Volume Based Photojournalism

Posted on 9/14/2011 by Paul Melcher | Printable Version | Comments (4)

Taking a cue from the succesful microstock model here is where photojournalism is heading. It is happening under our eyes, right now and in four steps

The decline of traditional photojournalism.

Nothing really new here. Rising cost of living (travel, lodging, food) has made it almost impossible for current print and web publishers to send top talents on stories anymore. The profit margins are not there anymore. Although there is a bucket full of very talented photojournalist available, there is just no funds to make them do what they do best.

Furthermore, with the deaths of traditional photo agencies that used to pay for half of the costs, there is just not enough financial support to keep it going. It’s not photojournalism that is dying, it’s the funding that is going dry.  Furthermore, photo editors that championed the great stories have long gone, either retired or pushed out due to corporate restructuring or cost saving measures.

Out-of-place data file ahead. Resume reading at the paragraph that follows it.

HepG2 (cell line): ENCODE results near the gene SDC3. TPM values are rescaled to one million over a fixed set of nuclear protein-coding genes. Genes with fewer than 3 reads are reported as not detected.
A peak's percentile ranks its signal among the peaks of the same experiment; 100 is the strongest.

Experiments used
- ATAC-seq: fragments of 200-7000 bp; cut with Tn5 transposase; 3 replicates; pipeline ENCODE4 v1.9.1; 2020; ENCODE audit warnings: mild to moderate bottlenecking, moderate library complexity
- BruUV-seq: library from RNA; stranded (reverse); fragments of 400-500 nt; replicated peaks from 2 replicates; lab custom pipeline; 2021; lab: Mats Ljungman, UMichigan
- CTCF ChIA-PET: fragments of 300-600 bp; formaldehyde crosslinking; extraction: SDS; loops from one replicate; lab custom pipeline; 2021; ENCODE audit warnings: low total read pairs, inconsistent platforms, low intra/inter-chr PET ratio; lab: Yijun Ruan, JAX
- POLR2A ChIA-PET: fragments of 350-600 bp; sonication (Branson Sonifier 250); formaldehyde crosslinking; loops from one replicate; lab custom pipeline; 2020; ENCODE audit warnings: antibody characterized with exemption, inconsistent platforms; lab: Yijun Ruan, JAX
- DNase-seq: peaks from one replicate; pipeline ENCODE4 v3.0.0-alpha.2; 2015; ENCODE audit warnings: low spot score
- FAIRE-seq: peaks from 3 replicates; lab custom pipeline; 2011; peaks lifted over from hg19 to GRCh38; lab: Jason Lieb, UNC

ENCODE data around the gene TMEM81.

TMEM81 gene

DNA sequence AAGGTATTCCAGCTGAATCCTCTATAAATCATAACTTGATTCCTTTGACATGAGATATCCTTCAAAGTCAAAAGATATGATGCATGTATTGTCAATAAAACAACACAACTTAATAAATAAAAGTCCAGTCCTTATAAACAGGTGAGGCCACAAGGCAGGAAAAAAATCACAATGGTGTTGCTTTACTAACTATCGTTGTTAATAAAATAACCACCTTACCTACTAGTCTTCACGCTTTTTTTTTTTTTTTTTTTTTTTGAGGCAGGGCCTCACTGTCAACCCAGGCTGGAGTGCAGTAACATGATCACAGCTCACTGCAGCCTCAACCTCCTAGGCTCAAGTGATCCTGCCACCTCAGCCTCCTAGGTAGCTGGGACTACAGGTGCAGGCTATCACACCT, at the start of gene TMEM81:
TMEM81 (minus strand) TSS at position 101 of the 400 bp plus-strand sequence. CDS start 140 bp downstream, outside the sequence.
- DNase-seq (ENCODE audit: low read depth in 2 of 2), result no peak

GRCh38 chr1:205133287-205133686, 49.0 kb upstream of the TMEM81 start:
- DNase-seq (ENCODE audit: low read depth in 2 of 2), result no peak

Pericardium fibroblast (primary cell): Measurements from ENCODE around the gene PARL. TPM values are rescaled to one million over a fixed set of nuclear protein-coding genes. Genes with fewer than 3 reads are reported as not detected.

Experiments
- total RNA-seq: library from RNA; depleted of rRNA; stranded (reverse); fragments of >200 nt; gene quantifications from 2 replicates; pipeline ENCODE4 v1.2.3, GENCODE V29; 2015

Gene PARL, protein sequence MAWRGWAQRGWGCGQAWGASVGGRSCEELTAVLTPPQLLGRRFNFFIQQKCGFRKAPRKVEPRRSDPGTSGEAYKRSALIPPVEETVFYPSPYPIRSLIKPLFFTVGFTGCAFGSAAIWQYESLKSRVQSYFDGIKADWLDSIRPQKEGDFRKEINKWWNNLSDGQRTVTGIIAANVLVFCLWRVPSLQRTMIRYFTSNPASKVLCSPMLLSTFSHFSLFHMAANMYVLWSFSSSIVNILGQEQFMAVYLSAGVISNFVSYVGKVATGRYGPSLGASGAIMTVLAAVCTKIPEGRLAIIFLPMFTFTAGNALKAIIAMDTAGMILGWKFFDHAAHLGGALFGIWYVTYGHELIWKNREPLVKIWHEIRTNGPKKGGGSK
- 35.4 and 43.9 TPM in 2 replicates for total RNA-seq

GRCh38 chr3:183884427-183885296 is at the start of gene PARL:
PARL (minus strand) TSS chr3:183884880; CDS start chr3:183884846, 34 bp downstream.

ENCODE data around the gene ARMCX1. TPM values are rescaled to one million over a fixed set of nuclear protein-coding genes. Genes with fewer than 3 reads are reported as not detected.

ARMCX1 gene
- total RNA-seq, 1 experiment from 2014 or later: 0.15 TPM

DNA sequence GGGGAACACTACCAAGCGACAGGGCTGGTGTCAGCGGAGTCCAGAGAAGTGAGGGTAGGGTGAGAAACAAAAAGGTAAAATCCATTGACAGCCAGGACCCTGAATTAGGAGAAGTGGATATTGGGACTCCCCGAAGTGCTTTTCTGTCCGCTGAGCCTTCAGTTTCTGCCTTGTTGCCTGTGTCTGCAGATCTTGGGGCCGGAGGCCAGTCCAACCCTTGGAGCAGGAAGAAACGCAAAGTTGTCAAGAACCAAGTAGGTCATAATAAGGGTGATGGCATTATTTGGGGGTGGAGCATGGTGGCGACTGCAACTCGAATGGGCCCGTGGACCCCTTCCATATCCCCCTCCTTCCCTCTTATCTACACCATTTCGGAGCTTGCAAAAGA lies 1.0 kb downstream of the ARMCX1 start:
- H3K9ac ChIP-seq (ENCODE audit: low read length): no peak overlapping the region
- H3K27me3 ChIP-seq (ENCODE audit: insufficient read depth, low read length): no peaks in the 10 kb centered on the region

The rise in volume of the me-too photojournalism.

Here again, nothing we haven’t heard or seen before. Automated cameras that can nail an image in the even poorest conditions has helped introduced a new wave of photographers that can, and will snap at anything and everything and force distribute it via every channel possible. Force distribute because we really do not want to see it but thanks to Twitter, Facebook, Flickr and other social media, we get to see them anyway. The poor state of our economy has not helped, obviously, making this forced free lance job even more appealing to many. It also has become easier to get published, at least once, giving everyone the false impression that this is easy. Anybody can become a photojournalist these days; you just need to be where the media attention is focused upon.